ISRO Missions and Discoveries

India’s first Dark Sky Reserve to come up in Ladakh


From UPSC perspective, the following things are important :

Prelims level : Dark Sky Reserve

Mains level : Not Much

In a first-of-its-kind initiative, the Department of Science & Technology (DST) has announced the setting up of India’s first dark sky reserve at Hanle in Ladakh in the next three months.

What is a Dark Sky Reserve?

  • A dark-sky reserve is an area, usually surrounding a park or observatory that is kept free of artificial light pollution.
  • The purpose of a dark sky preserve is generally to promote astronomy.
  • Because different national organizations have worked independently to create their programs, different terms have been used to describe the areas.

How is it designated?

  • A dark sky reserve is a designation given to a place that has policies in place to ensure that a tract of land or region has minimal artificial light interference.
  • The International Dark Sky Association is a US-based non-profit that designates sites as international dark sky places, parks, sanctuaries and reserves, depending on the criteria they meet.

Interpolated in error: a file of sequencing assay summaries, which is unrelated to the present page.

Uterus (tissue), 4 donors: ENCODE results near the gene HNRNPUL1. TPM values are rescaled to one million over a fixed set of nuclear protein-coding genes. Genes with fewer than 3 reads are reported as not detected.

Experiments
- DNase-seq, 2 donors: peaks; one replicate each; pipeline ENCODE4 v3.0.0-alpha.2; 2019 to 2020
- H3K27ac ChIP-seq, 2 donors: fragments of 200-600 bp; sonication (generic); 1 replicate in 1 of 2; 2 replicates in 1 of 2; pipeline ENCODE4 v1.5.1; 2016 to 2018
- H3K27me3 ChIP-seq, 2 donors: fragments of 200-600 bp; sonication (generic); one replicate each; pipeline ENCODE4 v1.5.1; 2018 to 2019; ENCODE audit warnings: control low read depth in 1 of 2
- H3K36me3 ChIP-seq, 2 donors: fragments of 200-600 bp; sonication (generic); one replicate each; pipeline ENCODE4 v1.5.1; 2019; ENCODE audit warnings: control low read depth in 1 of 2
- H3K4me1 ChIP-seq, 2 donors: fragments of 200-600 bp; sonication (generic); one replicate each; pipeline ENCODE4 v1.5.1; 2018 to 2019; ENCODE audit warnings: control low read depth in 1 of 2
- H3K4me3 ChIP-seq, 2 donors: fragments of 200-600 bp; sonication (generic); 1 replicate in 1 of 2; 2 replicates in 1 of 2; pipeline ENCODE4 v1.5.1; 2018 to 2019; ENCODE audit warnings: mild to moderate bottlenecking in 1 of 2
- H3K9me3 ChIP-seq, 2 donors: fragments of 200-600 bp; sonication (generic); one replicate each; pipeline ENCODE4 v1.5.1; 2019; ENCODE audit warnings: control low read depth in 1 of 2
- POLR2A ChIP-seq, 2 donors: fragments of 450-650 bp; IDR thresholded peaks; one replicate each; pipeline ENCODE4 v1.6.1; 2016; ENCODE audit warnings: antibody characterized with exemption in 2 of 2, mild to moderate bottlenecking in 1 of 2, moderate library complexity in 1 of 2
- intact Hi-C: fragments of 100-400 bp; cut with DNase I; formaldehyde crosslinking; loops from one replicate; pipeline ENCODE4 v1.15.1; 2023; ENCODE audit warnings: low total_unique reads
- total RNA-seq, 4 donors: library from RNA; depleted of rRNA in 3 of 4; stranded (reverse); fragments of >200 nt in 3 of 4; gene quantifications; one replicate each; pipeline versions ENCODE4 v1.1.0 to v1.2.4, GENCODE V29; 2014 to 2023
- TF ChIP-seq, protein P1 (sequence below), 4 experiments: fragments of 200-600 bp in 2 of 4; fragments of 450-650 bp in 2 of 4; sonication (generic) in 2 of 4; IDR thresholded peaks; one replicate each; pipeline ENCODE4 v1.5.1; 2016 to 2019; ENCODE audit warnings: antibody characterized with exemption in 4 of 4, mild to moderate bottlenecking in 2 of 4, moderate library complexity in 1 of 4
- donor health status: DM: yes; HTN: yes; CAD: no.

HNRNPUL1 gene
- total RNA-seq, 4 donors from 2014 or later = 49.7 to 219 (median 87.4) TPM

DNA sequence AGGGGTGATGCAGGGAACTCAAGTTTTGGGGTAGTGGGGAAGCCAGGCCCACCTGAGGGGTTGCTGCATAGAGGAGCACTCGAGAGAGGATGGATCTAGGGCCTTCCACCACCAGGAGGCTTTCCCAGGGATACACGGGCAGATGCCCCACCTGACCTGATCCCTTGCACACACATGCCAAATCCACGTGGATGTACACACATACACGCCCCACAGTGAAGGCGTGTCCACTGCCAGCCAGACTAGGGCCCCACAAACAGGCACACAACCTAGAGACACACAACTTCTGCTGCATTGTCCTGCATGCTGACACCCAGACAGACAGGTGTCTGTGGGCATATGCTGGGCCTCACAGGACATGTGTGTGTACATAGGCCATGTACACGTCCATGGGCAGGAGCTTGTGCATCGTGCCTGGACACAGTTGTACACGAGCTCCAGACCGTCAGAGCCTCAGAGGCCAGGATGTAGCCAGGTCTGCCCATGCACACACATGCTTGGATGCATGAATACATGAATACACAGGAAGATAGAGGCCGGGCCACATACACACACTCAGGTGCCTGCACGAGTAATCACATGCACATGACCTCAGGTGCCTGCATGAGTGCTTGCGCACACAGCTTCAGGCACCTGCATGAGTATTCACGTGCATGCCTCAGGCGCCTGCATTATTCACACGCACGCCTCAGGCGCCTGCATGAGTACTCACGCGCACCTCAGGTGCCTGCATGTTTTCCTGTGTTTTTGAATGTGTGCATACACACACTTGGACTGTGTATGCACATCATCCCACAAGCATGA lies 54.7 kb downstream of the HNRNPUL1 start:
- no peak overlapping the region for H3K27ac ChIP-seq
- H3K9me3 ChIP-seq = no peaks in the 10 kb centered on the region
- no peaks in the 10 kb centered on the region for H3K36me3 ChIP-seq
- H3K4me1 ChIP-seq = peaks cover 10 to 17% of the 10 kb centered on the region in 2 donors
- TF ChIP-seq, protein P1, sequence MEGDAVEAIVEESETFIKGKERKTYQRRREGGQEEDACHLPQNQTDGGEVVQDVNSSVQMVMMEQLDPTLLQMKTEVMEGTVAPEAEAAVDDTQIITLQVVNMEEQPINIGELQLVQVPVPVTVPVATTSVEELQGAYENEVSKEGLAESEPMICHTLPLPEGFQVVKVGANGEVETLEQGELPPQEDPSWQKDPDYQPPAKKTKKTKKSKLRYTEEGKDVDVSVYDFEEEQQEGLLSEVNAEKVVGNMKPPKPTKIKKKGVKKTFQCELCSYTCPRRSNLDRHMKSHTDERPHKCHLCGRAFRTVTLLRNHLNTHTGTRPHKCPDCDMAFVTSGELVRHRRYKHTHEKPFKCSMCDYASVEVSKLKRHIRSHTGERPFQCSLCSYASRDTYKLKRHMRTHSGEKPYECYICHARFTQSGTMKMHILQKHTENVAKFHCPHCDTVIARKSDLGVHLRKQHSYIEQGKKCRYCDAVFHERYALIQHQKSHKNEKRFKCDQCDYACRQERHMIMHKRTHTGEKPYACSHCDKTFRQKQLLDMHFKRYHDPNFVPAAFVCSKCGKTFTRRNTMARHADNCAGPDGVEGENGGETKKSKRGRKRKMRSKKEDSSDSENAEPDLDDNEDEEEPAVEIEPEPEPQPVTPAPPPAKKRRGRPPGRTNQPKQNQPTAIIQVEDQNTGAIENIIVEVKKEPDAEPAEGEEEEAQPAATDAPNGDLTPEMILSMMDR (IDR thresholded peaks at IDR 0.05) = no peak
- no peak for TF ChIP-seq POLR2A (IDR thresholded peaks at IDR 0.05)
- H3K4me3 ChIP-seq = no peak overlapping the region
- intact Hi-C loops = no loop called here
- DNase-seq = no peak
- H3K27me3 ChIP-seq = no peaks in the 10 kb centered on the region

• Several such reserves exist around the world but none so far in India.

Dark Sky Reserve at Hanle

  • Hanle, which is about 4,500 metres above sea level, hosts telescopes and is regarded as one of the world’s most optimal sites for astronomical observations.
  • However, ensuring that the site remains well-suited for astronomy implies keeping the night sky pristine, or ensuring minimal interference to the telescopes from artificial light sources such as electric lights and vehicular lights from the ground.
  • The site will have activities to help in boosting local tourism and economy through interventions of science and technology.

The Himalayan Chandra Telescope, High Energy Gamma Ray Telescope, Major Atmospheric Cherenkov Experiment Telescope and GROWTH-India are the prominent telescopes located at the Hanle observatory.

Ideal conditions in India

  • The Indian Astronomical Observatory, the high-altitude station of the IIA, is situated to the north of Western Himalayas, at an altitude of 4,500 metres above mean sea level.
  • Located atop Mt. Saraswati in the Nilamkhul Plain in the Hanle Valley of Changthang, it is a dry, cold desert with sparse human population.
  • The cloudless skies and low atmospheric water vapour make it one of the best sites in the world for optical, infrared, sub-millimetre, and millimetre wavelengths.


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